|Skipper's Technical Corner|
Nav Track System 1
Night Vision Scope
Risqué is fitted out for world cruising - tricked out with the latest and greatest technology and creature comforts The boat is the result of our current philosophy of offshore sailing which consists of having a comfortable boat and then sailing it as fast as possible. We aren't fussed with cutting our toothbrushes in half to save weight, but rather with whether the icemaker is full! On the sailing side we'll take the performance cruising boat and push it as hard as possible around the clock when racing.
I'll try to take you through our systems by giving both an overview and some technical detail for those interested. We have had the experience of working with excellent suppliers as well, and will provide links where available.
As I read of Captain Bligh sailing an open boat 3600 miles with only a sextant in 1790, it seems like cheating to have such electronic miracles as we have on board. On the other hand, we will be able to race faster, over better planned courses with much greater safety. If all this new fangled stuff craps out, we'll have to actually THINK for a while and we still have our trusty sextant available and we'll train the rookies to use it as well!
GPS System (Global Positioning System)
This baby will knock your sea boots off! The computer displays the chart with the boat in the middle of the screen. You just click on the chart to create waypoints to your destination and the computer does the rest - course, distance and time to the next point. You also see the boat moving on the chart and any changes in your actual course and the plotted course - this is great for racing, when you want to sail the closest or fastest course to the next mark or waypoint.
We are using an Industrial quality (for vibration) 233MH Pentium Pro with 128MB of RAM and two 6 Gigabyte hard drives. An 8 port digiboard gives a total of 9 serial ports for input and output to other integrated systems. Two video cards receive imagery from the Weather Trac and SatNav broadcasts. A Sceptre 14.5" flat monitor and a 12" High Intensity deck repeater (this is really trick, as you can read it in broad daylight! It's touch screen as well, so you can move a waypoint right from the wheel!) complete the picture.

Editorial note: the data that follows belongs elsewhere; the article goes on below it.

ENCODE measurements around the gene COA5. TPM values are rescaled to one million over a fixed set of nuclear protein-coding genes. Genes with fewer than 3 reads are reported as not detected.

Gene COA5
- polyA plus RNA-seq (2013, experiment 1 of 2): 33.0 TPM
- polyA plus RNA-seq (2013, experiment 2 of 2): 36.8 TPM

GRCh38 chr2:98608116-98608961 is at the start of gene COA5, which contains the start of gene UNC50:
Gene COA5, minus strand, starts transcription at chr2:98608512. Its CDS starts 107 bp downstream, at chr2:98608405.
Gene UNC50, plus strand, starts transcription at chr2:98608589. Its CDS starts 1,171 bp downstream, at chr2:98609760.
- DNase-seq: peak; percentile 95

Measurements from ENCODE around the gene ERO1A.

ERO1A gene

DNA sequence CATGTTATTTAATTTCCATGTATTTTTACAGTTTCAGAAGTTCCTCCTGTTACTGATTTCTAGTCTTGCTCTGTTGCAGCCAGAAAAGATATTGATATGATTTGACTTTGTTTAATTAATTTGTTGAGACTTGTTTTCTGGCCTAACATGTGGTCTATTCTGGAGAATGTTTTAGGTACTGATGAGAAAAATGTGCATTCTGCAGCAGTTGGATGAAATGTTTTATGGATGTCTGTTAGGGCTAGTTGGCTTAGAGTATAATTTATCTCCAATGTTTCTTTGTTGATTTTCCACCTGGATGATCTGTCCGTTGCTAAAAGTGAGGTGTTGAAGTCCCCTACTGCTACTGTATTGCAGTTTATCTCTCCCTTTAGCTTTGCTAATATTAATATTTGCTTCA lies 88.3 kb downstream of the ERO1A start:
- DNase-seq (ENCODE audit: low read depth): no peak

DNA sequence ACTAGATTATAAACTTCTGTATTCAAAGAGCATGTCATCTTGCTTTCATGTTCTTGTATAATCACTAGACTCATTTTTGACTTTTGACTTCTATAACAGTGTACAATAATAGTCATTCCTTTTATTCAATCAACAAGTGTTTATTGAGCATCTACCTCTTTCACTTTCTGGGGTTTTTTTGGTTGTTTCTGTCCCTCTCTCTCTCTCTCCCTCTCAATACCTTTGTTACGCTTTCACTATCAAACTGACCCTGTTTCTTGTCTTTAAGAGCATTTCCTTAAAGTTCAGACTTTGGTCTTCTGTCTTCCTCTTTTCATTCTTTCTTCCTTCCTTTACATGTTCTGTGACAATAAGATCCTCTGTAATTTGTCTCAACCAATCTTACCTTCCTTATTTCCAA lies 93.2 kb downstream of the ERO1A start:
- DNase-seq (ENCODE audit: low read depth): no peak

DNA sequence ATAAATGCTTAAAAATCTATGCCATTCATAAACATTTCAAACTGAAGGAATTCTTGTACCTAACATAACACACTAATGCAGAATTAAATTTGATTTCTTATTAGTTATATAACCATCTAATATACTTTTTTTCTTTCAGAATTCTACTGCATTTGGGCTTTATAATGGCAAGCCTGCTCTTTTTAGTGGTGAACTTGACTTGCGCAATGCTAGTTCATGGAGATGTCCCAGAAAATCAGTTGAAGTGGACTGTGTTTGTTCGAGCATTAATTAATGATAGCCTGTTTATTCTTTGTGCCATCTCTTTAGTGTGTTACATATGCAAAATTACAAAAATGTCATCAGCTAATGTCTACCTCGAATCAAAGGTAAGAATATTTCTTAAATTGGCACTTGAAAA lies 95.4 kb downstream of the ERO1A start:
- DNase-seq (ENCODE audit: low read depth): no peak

Our primary instrument system has sensors for apparent wind direction, apparent wind speed, boat speed, depth, electronic compass heading, ship's voltage, barometric pressure, and sea water temperature. It uses two processor units: the Main Processor and Performance Processor which integrate raw data from the sensors and other systems into a set of race winning functions displayed on a choice of displays throughout the yacht, including the skipper's bunk!
From this information the Main Processor then computes the following:
The Performance Processor adds a set of performance data for the boat called Polar Tables. These indicate what speeds the boat should be achieving under various wind and weather directions and conditions. With these it computes:
Tacking Performance (% of Optimum Speed)
We use a Furuno with a deck repeater. This shows objects up to 48 miles away (hopefully icebergs too) and indicates bearing and distance to target. Useful for tracking Ships and fishing markers in heavy traffic and low visibility (fog) areas.
When all else fails, we should theoretically be able to use the Sun and stars to find our way. These photos show our new rookies shooting a Sun line. We should have our position in minutes! (Downtown Rangoon?)
Night Vision Scope
We use a $280 Garmin III handheld GPS.
To be Continued